Background: Despite considerable international eHealth impetus, there is no guidance on the development of online clinical care pathways. Advances in diagnostics now enable self-testing with home diagnosis, to which comprehensive online clinical care could be linked, facilitating completely self-directed, remote care. We describe a new framework for developing complex online clinical care pathways and its application to clinical management of people with genital chlamydia infection, the commonest sexually transmitted infection (STI) in England. Methods: Using the existing evidence-base, guidelines and examples from contemporary clinical practice, we developed the eClinical Care Pathway Framework, a nine-step iterative process. Step 1: define the aims of the online pathway; Step 2: define the functional units; Step 3: draft the clinical consultation; Step 4: expert review; Step 5: cognitive testing; Step 6: user-centred interface testing; Step 7: specification development; Step 8: software testing, usability testing and further comprehension testing; Step 9: piloting. We then applied the Framework to create a chlamydia online clinical care pathway (Online Chlamydia Pathway). Results: Use of the Framework elucidated content and structure of the care pathway and identified the need for significant changes in sequences of care (Traditional: history, diagnosis, information versus Online: diagnosis, information, history) and prescribing safety assessment. The Framework met the needs of complex STI management and enabled development of a multi-faceted, fully-automated consultation. Conclusion: The Framework provides a comprehensive structure on which complex online care pathways such as those needed for STI management, which involve clinical services, public health surveillance functions and third party (sexual partner) management, can be developed to meet national clinical and public health standards. The Online Chlamydia Pathway's standardised method of collecting data on demographics and sexual behaviour, with potential for interoperability with surveillance systems, could be a powerful tool for public health and clinical management.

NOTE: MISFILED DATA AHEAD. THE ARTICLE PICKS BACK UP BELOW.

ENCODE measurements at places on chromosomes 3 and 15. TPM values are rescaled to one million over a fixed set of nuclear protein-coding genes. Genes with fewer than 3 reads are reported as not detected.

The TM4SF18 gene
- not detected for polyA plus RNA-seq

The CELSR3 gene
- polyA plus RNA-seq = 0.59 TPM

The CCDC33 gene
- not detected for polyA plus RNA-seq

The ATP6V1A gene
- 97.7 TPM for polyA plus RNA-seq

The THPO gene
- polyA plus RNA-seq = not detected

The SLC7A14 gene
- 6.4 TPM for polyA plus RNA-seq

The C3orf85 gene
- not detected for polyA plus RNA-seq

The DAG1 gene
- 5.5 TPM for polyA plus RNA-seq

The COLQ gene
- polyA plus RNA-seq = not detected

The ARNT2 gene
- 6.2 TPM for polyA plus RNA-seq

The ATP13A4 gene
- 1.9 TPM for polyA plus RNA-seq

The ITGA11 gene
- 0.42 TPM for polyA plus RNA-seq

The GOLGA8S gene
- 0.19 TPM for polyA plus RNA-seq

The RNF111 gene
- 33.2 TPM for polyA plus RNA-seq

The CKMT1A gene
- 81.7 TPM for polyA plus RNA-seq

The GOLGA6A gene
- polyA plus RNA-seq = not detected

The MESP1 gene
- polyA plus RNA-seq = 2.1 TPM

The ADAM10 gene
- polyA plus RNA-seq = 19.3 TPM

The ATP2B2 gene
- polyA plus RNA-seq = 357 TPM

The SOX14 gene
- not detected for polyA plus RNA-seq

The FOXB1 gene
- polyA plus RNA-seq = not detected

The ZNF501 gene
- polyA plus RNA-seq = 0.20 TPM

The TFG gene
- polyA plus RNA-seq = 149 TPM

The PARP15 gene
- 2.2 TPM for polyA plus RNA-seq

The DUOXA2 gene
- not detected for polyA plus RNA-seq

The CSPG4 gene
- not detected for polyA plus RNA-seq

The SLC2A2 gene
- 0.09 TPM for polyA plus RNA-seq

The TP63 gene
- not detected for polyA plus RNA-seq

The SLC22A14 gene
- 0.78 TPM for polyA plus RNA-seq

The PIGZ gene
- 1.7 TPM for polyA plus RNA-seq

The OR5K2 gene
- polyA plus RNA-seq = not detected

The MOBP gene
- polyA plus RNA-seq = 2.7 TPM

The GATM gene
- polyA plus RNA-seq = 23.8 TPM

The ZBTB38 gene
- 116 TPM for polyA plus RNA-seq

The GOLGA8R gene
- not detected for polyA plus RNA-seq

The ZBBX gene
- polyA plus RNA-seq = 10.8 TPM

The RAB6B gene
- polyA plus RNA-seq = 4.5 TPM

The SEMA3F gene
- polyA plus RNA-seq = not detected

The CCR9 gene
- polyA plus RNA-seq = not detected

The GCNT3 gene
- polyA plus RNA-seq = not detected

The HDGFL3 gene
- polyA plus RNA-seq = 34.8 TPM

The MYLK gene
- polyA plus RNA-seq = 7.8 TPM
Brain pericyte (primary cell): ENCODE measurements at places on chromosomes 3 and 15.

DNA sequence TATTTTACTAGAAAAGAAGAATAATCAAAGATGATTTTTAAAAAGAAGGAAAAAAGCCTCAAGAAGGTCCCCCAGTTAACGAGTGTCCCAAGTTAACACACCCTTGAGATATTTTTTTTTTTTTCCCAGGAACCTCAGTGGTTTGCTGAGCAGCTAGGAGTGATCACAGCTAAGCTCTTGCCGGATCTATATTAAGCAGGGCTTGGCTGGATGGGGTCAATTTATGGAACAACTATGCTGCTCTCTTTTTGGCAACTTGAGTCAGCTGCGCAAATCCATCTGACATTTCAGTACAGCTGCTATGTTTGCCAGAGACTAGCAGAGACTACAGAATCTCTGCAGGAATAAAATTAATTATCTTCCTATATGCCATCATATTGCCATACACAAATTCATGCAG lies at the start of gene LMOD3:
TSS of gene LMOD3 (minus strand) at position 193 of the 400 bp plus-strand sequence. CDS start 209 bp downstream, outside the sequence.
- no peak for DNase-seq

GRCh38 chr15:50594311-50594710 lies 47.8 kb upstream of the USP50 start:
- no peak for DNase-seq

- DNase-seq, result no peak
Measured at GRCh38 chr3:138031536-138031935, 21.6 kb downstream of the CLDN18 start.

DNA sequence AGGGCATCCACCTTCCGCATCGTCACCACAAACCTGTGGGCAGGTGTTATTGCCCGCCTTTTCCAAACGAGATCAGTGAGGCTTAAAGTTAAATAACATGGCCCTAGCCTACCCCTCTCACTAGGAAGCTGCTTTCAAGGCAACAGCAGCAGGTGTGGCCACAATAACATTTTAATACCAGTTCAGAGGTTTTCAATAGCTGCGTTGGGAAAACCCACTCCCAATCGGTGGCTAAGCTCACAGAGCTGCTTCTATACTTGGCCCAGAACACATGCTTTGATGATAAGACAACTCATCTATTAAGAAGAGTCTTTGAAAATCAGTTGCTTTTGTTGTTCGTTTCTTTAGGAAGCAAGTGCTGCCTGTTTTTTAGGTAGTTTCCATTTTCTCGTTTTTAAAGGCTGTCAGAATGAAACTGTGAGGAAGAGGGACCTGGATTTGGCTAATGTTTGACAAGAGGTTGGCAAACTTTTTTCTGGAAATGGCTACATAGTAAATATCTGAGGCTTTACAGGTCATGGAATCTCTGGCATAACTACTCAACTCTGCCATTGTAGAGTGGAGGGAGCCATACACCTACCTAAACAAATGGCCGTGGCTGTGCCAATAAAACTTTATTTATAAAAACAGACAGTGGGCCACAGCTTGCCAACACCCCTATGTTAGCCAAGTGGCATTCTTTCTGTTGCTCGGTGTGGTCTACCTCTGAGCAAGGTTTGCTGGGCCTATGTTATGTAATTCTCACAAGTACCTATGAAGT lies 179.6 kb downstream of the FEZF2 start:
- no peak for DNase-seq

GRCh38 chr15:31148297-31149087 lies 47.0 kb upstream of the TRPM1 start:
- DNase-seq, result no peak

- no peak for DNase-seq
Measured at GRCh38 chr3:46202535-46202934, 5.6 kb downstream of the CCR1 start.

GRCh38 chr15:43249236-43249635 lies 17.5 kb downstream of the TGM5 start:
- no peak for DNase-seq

Bibliographical noteFunding Information:
UKCRC Translational Infection Research (TIR) Initiative supported by the Medical Research Council, eSTI2 Consortium (Grant Number G0901608).
© 2016 The Author(s).
Copyright 2020 Elsevier B.V., All rights reserved.
- Chlamydia trachomatis
- Online clinical care pathway
- Sexual health
- Sexually transmitted infections